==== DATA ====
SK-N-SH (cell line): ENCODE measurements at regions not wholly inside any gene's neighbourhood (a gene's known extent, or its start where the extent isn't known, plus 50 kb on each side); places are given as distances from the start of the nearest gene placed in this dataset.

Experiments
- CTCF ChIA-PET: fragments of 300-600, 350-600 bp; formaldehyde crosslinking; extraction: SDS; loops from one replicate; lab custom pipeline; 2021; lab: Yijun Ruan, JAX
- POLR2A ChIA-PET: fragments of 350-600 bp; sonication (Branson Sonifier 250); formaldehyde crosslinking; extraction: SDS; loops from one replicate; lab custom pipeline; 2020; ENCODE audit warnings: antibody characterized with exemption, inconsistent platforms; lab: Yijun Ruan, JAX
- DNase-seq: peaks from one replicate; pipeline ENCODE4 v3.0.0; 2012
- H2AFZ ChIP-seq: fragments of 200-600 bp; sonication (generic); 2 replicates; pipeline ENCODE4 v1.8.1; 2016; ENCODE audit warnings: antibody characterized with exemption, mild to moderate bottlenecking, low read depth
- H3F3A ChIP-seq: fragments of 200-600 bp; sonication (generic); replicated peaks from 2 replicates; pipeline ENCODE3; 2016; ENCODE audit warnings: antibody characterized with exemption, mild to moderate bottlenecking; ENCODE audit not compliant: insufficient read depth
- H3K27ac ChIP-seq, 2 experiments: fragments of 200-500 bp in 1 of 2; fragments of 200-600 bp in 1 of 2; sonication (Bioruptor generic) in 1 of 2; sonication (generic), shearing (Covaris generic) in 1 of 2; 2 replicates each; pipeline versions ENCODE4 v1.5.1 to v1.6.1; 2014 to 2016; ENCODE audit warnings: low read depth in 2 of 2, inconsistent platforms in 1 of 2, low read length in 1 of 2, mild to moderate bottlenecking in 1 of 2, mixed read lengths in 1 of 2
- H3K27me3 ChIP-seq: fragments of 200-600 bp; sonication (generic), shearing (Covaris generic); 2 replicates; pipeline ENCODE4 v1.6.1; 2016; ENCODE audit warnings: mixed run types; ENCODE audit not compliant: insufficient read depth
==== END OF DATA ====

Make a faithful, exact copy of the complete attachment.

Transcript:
SK-N-SH (cell line): ENCODE measurements at regions not wholly inside any gene's neighbourhood (a gene's known extent, or its start where the extent isn't known, plus 50 kb on each side); places are given as distances from the start of the nearest gene placed in this dataset.

Experiments
- CTCF ChIA-PET: fragments of 300-600, 350-600 bp; formaldehyde crosslinking; extraction: SDS; loops from one replicate; lab custom pipeline; 2021; lab: Yijun Ruan, JAX
- POLR2A ChIA-PET: fragments of 350-600 bp; sonication (Branson Sonifier 250); formaldehyde crosslinking; extraction: SDS; loops from one replicate; lab custom pipeline; 2020; ENCODE audit warnings: antibody characterized with exemption, inconsistent platforms; lab: Yijun Ruan, JAX
- DNase-seq: peaks from one replicate; pipeline ENCODE4 v3.0.0; 2012
- H2AFZ ChIP-seq: fragments of 200-600 bp; sonication (generic); 2 replicates; pipeline ENCODE4 v1.8.1; 2016; ENCODE audit warnings: antibody characterized with exemption, mild to moderate bottlenecking, low read depth
- H3F3A ChIP-seq: fragments of 200-600 bp; sonication (generic); replicated peaks from 2 replicates; pipeline ENCODE3; 2016; ENCODE audit warnings: antibody characterized with exemption, mild to moderate bottlenecking; ENCODE audit not compliant: insufficient read depth
- H3K27ac ChIP-seq, 2 experiments: fragments of 200-500 bp in 1 of 2; fragments of 200-600 bp in 1 of 2; sonication (Bioruptor generic) in 1 of 2; sonication (generic), shearing (Covaris generic) in 1 of 2; 2 replicates each; pipeline versions ENCODE4 v1.5.1 to v1.6.1; 2014 to 2016; ENCODE audit warnings: low read depth in 2 of 2, inconsistent platforms in 1 of 2, low read length in 1 of 2, mild to moderate bottlenecking in 1 of 2, mixed read lengths in 1 of 2
- H3K27me3 ChIP-seq: fragments of 200-600 bp; sonication (generic), shearing (Covaris generic); 2 replicates; pipeline ENCODE4 v1.6.1; 2016; ENCODE audit warnings: mixed run types; ENCODE audit not compliant: insufficient read depth